Washing your sleeping bag
If your sleeping bag does not require a full wash, mix up a small paste of non-detergent soap and use a toothbrush to scrub the stain. Rinse this off by dabbing with a damp sponge and then air your sleeping bag out until fully dry. This works well for grease stains, dirt, and grime that have gotten onto your sleeping bag while you’ve been out camping.
Machine washing your sleeping bag
Sleeping bags with down insulation — even down/synthetic blends — require a delicate cleaning process to avoid damaging the down or clumping the feathers. Professional services are available from many companies if you would rather not risk the process. The best soap for cleaning your down sleeping bag is a professional-grade gear wash that is specifically designed for down, like Nikwax Down Wash Direct.
Synthetic insulation is less prone to clumping than down feathers and doesn’t require the same specialist wash. You should still use technical outdoor cleaner, like Nikwax Tech Wash to prevent damaging your sleeping bag.
The steps are the same for both down and synthetic sleeping bags. You can also hand wash your bag if you do not have access to a large enough washing machine.
- Unzip the bag fully to avoid the zip snagging.
- Load your sleeping bag into a front-loading washing machine and check that you have fully flushed out any detergent from the soap tray. Larger machines — like at a laundromat — give more space for the bag to move and can ensure a more thorough clean.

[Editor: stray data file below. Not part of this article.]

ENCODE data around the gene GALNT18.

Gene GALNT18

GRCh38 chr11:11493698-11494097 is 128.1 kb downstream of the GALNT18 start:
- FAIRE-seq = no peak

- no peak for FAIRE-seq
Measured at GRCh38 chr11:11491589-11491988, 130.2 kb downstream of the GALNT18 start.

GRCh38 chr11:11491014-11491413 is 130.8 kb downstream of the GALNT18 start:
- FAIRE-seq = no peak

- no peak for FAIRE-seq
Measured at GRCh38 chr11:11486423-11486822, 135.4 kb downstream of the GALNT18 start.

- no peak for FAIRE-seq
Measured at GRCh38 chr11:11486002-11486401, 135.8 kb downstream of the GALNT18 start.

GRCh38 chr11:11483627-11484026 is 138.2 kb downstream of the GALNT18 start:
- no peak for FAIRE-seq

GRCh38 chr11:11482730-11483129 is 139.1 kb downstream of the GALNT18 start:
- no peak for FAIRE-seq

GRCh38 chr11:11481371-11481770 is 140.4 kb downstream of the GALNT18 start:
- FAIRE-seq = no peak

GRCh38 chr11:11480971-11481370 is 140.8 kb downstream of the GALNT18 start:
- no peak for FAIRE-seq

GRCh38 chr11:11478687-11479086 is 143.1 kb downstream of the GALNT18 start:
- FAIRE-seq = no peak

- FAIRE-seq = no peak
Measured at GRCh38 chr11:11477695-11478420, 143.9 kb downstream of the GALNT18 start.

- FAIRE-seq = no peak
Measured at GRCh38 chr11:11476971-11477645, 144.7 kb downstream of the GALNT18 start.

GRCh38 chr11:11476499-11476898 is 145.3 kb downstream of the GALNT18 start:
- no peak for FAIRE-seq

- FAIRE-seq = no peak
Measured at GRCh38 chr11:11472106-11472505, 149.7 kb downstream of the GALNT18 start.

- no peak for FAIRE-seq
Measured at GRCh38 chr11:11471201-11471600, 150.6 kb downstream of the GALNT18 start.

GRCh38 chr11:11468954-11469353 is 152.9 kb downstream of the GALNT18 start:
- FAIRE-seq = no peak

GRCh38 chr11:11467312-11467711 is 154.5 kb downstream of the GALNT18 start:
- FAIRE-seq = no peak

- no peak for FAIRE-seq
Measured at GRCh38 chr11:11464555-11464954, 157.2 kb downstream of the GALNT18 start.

- Follow any care instructions on the sleeping bag, but these usually suggest a warm wash and a gentle cycle.
- Once your bag is washed, rinse it thoroughly to get rid of excess cleaner.
- Remove your sleeping bag carefully from the machine and dry thoroughly.
Drying your sleeping bag
You should ensure that your sleeping bag is clear of any cleaning agents before you dry it. Be sure to fully dry your sleeping bag before you store it away — this can take some time but prevents long-term damage or mold.
Sleeping bags can either be dried naturally or in a dryer. In a dryer, your sleeping bag could take anywhere from an hour to several hours to dry thoroughly. Don’t be tempted to crank up the heat, as this will only damage your bag. Load your sleeping bag into a large dryer — again, laundromats are a good choice for their size — and turn it onto low heat. It can be a good idea to throw in a couple of clean tennis balls with your sleeping bag, as these can help to break up clumps of insulation as your bag dries.
To dry your sleeping bag naturally, hang it from a line or on a clean, flat surface and let it dry in warm weather. Avoid direct sunlight, as UV can damage outdoor gear over time. Check that you aren’t putting excess strain on the fabric of your bag and move your bag regularly to break up any clumps of insulation. You may have to shake your bag regularly to separate the insulation.